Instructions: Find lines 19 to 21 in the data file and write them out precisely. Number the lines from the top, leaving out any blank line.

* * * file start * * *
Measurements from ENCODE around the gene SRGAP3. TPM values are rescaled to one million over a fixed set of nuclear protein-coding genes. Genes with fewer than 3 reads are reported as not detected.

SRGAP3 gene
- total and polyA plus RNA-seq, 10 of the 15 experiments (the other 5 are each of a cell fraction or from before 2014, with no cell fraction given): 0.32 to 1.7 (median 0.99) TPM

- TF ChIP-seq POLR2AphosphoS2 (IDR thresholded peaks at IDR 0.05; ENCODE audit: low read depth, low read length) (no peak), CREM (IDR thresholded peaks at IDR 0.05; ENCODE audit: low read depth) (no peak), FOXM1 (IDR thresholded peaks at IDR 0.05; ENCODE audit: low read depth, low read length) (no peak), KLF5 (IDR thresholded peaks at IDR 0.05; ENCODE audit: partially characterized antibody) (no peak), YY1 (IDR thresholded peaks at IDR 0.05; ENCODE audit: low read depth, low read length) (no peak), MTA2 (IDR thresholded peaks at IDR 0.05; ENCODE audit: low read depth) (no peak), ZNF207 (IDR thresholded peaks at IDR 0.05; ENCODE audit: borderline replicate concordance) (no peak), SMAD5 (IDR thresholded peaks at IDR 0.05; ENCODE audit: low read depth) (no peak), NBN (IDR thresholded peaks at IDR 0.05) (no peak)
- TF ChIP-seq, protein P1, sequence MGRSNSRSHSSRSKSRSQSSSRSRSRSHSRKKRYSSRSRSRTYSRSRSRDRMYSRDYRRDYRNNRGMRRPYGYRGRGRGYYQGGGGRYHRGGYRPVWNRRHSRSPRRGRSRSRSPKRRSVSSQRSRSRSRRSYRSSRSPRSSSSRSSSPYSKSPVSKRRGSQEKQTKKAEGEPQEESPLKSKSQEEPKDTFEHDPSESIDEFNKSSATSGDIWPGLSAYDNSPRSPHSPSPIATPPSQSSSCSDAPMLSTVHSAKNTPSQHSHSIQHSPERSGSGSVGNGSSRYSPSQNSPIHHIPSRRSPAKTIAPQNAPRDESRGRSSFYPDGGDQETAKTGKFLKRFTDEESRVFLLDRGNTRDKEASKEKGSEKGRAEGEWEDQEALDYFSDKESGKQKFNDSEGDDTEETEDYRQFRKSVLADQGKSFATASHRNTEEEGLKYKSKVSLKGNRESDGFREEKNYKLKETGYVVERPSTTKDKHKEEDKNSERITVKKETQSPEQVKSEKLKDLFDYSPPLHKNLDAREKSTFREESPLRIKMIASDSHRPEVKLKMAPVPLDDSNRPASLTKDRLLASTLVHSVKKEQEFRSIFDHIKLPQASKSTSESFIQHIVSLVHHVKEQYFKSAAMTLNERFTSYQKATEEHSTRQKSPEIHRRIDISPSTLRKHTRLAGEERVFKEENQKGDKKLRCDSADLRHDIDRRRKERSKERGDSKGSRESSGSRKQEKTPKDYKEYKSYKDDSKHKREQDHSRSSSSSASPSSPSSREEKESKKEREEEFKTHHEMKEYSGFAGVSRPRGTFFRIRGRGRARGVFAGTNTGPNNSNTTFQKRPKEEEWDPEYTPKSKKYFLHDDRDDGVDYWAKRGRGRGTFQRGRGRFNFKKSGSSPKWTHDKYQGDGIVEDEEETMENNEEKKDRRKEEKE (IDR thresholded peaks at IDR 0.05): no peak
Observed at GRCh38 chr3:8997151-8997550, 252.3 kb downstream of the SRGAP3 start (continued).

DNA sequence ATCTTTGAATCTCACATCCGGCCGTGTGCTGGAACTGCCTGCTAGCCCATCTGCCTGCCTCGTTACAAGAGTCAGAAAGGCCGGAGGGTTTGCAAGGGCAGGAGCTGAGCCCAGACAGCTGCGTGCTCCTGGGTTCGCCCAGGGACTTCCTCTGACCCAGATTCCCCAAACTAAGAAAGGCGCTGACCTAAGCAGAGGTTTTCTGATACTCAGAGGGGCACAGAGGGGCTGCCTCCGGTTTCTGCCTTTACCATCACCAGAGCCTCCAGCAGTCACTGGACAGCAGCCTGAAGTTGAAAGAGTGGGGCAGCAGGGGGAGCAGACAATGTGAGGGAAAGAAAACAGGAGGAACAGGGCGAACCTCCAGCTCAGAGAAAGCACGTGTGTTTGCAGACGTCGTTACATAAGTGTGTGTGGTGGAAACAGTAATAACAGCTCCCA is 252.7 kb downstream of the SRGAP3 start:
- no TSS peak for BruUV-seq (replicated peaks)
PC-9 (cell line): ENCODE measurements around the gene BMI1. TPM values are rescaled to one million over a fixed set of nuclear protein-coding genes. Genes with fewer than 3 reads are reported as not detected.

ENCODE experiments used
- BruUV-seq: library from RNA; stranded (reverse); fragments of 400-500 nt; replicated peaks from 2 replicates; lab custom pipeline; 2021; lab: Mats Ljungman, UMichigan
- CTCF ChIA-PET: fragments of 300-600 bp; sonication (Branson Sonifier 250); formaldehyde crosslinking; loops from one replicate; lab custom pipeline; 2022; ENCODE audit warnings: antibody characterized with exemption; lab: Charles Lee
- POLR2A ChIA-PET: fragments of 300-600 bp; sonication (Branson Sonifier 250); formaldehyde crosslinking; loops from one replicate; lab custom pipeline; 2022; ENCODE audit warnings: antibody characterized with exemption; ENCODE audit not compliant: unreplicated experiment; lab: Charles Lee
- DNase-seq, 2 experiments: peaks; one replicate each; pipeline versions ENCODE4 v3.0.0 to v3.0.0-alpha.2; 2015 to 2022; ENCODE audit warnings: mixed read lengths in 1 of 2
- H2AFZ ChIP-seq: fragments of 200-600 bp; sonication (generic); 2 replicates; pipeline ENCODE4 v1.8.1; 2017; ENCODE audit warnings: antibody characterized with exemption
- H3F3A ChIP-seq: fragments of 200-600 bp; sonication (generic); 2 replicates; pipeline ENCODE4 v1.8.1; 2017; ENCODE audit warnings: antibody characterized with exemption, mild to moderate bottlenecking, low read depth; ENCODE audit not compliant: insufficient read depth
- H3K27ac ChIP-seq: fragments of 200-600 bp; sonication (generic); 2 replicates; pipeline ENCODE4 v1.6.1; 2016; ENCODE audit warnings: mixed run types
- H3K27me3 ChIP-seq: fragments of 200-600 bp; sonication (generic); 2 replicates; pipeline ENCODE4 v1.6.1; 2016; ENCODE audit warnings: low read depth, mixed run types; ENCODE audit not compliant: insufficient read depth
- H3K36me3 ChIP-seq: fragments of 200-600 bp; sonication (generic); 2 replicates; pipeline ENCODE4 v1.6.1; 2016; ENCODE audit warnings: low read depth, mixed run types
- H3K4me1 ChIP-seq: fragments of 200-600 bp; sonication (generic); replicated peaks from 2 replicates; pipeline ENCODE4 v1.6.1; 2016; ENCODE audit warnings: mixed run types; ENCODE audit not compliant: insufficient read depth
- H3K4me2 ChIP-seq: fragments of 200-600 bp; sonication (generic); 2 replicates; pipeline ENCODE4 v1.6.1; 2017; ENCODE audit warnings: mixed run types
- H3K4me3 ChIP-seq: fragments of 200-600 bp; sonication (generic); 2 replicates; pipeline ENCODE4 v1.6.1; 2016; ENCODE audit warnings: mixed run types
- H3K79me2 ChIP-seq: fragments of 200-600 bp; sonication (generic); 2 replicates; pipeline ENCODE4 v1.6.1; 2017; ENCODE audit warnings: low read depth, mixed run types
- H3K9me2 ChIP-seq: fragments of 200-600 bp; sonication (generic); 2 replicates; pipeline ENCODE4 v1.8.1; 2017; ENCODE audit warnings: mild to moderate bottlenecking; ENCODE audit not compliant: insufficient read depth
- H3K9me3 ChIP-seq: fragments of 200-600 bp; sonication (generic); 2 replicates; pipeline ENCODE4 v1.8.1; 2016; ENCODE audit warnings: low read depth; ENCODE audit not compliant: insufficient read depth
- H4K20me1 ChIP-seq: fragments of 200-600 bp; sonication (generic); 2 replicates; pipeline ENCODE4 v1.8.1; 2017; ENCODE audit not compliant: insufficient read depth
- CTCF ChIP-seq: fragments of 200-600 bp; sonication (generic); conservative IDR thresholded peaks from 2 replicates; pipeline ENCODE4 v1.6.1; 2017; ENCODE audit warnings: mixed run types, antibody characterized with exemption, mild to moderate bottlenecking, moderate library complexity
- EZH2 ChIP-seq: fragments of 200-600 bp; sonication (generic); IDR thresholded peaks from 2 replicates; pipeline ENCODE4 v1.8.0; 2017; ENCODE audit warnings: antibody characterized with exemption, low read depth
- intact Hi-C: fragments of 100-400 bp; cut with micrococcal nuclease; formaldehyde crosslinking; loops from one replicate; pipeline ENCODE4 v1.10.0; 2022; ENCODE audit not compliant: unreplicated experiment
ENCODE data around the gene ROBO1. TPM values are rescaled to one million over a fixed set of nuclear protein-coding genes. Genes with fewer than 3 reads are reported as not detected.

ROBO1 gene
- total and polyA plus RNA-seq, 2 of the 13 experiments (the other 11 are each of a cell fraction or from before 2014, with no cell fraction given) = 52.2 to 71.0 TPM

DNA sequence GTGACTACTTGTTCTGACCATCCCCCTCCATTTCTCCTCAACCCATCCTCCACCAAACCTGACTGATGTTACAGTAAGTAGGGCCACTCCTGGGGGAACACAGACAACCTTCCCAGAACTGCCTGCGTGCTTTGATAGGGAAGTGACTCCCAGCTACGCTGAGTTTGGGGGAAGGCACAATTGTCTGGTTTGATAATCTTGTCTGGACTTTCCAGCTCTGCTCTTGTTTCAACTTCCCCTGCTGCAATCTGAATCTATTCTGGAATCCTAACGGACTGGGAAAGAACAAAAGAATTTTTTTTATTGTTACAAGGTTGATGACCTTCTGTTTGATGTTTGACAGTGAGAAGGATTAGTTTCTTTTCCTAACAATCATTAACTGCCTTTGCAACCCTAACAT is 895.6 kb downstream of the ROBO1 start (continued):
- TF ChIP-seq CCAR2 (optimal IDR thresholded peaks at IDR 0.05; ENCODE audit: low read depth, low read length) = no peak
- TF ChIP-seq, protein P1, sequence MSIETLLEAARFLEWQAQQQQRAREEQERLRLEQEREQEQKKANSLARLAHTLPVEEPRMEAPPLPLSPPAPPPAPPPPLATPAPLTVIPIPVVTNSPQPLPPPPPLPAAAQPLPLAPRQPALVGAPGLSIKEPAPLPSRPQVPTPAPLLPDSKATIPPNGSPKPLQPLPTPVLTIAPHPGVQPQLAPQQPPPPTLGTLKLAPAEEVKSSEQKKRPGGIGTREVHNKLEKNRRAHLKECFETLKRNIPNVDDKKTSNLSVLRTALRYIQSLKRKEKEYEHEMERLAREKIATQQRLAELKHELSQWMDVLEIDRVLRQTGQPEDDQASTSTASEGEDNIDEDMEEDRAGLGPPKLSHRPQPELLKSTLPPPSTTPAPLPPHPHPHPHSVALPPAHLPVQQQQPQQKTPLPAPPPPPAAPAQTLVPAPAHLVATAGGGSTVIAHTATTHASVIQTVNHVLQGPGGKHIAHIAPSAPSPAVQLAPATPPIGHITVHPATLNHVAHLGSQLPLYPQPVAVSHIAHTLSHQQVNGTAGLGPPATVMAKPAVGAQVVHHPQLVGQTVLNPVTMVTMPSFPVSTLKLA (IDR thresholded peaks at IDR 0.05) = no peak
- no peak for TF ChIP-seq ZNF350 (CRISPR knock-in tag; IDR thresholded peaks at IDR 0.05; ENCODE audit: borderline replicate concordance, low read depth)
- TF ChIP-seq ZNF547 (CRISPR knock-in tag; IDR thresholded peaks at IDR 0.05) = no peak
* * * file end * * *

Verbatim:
- H3K36me3 ChIP-seq: fragments of 200-600 bp; sonication (generic); 2 replicates; pipeline ENCODE4 v1.6.1; 2016; ENCODE audit warnings: low read depth, mixed run types
- H3K4me1 ChIP-seq: fragments of 200-600 bp; sonication (generic); replicated peaks from 2 replicates; pipeline ENCODE4 v1.6.1; 2016; ENCODE audit warnings: mixed run types; ENCODE audit not compliant: insufficient read depth
- H3K4me2 ChIP-seq: fragments of 200-600 bp; sonication (generic); 2 replicates; pipeline ENCODE4 v1.6.1; 2017; ENCODE audit warnings: mixed run types